My copy of New Love Plus arrived, and I had to oblige Rinko yet again. It’s the first time I’ve revisited Rinko’s visage since several months ago, however, the last time I played seriously was roughly in the early goings of 2011. When I realized that the latest incarnation of the same trifecta of 2-dimension mania would grace my humble abode, I had to at least do her the favor of booting it up once more before the switch, hearing her very welcoming “o hi sa shi bu ri” spelt out with every ounce of love that she can muster, which is it say, she is digital.
I suppose it was a compromise of sorts, my new Love Plus experience, as I didn’t give in to the artbook, soundtrack, and the plethera of “limited edition” goods–except for the 3DS. It’s more a blessing in disguise that I am still more immune to the call of “limited edition” than most otaku mainly because I don’t think I’ve really ever regretted about on not going the extra mile. That’s probably because I still do usually go at least some distance further than I have to. I met Rinko half way, I guess, and compromising with your loved ones is something that probably happens in every healthy relationship.
Healthy, well, is not the word I would use to describe this game. New, most definitely, as New Love Plus is indeed very New. It’s not just a more complete version of the game like how Love Plus+ was. The AR stuff and “photo kano” knocks aside, the new release of the game retooled the dating and skinship mechanism entirely, or at least enough that I’m almost at a loss as to how to fill up that kiss bar. The home study mechanism is streamlined by subject matter (ensuring that I’ll will pickÂ è‹±èªž orÂ æ•°å¦ every time) and I really like how they made the date a lot more under your control; you can not only choose the venues you visit, but you can even pick between the different eat/drink stops, change the length of the date by using up less “abilities,” and much more. I also liked how they moved most of the heavy-duty touching to the confines of Rinko’s (or whichever girl of your choice) room.
Wait, that probably gives you the wrong impression. It’s perhaps just another instance where the phrase “the courage to talk about Love Plus in public” comes in play. Thanks Nisio Isin! More realistically, couples chill at their respective houses all the time anyway.
Speaking of the girl of your choice, it seems you can actually interact with the other girls in the world even after you’ve gone steady. I’ve only imported the game over (Thanks, Nintendo Store, for taking my credit card!) so I don’t know how it’s like to go through the game from the beginning. Something to do I suppose.
Back to Rinko. It’s pretty amusing how one rendering of Rinko in the DS world looks just slightly off in 3DS, prompting me trying very hard to change her skin tone and hair right off the bat. It’s also kind of neat how the game is capable of being played sideways (the way the DS games were) and the normal orientation. I guess they had to allow for it in order to utilize the 3D display. The 3D is all gimmicky but I find it much better looking than having 3D turned off at many different parts of the game.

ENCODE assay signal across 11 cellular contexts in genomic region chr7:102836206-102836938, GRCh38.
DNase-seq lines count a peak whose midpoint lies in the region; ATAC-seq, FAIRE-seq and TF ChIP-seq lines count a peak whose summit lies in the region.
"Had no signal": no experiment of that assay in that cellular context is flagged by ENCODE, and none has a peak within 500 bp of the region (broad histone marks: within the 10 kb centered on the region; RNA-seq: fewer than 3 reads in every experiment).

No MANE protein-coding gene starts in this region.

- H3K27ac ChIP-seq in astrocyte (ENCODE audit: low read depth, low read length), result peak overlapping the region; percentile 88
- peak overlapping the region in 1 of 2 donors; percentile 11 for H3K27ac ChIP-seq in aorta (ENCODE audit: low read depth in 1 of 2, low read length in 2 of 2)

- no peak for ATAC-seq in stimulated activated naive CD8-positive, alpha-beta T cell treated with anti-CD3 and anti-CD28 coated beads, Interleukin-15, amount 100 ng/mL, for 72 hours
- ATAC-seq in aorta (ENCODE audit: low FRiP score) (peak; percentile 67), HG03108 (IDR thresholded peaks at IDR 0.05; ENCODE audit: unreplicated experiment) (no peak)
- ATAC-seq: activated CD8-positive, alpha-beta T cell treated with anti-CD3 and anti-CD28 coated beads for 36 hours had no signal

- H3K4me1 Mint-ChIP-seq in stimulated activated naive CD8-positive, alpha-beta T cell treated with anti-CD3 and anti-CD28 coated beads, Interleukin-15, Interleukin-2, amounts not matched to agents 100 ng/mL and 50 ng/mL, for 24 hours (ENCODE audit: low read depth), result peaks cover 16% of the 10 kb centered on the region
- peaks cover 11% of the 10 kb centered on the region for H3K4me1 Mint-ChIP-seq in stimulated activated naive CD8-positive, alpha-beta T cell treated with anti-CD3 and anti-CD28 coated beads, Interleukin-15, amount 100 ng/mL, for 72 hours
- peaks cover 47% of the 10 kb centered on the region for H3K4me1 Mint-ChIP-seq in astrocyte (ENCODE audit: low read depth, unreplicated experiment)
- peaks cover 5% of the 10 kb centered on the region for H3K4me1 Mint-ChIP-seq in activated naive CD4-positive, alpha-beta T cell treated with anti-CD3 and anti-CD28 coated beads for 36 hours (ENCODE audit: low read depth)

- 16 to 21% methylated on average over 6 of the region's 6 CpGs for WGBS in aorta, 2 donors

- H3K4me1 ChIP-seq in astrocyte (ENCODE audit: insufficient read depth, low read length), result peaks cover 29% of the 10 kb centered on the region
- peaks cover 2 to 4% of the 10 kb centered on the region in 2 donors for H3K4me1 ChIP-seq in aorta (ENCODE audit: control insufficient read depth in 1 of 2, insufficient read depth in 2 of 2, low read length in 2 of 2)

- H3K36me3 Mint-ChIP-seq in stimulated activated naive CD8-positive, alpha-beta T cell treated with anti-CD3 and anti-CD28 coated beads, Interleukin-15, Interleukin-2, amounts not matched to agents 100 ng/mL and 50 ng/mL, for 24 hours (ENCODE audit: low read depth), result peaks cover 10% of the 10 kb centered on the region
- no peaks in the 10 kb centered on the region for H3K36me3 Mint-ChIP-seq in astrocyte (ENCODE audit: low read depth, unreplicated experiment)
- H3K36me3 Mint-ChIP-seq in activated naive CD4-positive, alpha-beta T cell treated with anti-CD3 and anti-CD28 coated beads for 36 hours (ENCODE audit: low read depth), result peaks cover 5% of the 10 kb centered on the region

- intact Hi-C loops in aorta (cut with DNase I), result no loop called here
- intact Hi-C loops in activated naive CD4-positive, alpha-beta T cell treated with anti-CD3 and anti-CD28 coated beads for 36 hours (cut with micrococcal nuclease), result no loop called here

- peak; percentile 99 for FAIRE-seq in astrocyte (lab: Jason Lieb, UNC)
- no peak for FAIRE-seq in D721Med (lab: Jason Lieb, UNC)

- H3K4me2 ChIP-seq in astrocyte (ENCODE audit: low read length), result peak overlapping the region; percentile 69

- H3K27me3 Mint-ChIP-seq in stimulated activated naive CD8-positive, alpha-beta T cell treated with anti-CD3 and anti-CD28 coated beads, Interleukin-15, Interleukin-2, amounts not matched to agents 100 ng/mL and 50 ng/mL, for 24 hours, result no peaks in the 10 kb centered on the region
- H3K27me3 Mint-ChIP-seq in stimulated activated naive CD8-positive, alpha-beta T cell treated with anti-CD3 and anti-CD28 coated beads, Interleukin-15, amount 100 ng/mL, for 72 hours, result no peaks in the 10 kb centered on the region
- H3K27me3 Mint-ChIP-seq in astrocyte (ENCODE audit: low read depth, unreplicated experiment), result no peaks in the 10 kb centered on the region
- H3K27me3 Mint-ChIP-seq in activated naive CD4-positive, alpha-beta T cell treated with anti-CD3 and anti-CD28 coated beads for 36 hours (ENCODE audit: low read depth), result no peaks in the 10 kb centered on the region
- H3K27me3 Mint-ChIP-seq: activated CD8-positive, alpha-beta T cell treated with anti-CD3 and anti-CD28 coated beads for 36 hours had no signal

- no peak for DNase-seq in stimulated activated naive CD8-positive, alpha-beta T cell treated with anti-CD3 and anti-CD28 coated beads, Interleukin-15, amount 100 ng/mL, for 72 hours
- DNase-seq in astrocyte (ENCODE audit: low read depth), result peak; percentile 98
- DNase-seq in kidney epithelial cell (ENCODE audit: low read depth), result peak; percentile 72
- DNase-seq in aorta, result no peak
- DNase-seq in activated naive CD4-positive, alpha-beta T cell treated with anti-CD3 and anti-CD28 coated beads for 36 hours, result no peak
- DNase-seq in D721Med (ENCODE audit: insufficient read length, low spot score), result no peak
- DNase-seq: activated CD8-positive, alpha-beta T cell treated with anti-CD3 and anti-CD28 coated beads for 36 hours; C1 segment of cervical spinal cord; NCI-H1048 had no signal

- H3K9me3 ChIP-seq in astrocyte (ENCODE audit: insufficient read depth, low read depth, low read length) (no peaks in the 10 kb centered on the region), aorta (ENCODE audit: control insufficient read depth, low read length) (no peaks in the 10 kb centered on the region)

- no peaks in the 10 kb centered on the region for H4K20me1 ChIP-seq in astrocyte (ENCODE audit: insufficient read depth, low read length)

There is a certain degree of “game-ness” to Love Plus, and even more so in New Love Plus. The mini-games aside (there’s at least one entirely new mini-game in NLP, one which Rinko always pulls off some special attack that screws me) however, Love Plus is a game where you’re not going to spend more than 30 minutes every day playing, unless you just enjoy your waifu’s company (in which case you can just leave it on the cradle and on, the whole time). That’s want 765 Pro is for.
If you haven’t noticed, I’ve been (responsibly, I’d think) binge playing iM@S. It’s a lot of fun even from a basic level of managing your team of idols and trying to master the mini games, and planning out your play-through (single stats? dual stats? which charms will your strategy revolve around?). Then there’s the idols themselves, enjoying the dumb banter that passes as content half the time and the pretty solid/fun anime-style stuff for the other half of time. On top of that there are the songs and the dances, and even with a party of three you can have enough variety to keep you through the how-many-times you play through the game. I think each play through the # of quintet lives have increased!
It’s not a surprise at all why the Japanese fans buy all the DLCs. I mean I can probably only stand 75% of the songs in the game, and having to play just those songs repeatedly will wear them out. You have to get the new stuff. The real problem is how even some of the DLC songs are… well. For the typical oversea Producer-san on a Playstation 3, it’s a pain in the butt given you have to buy PSN cards from some proxy (or from eBay, I guess). Not sure what oversea Producers on Xboxes have to face, besides having to get a JP Xbox to begin with…
Which, I guess, these days you can get an Xbox 360 for about as much as the surprisingly sensibly looking 3DSÂ (as in, would be not hard to have the courage to play New Love Plus in public) that I now own. I can’t wait until Konami start to roll out the DLCs. Yeah. Right. I really. Cannot. It just makes me feel kind of weird. Like these other instances:
- It’s like the feeling when Rinko tells you off as a lolicon.
- It’s like the feeling, during Smoky Thrill quintet, “ARCHERS!“
- It’s like the feeling when you realize, for the first time, the spotlight is a hamburger.
- It’s the feeling when you’re glad you’re alreadyÂ committedÂ with Makoto, because Mami with glasses is quite, uh, dangerous. Or just “cheer-up cute.”
- Well, dangerous is when Rinko pounces me with her deadly left sweep.
And it’s just like any harem anime, the weird moments will only continue to happen, the more these waifu you collect.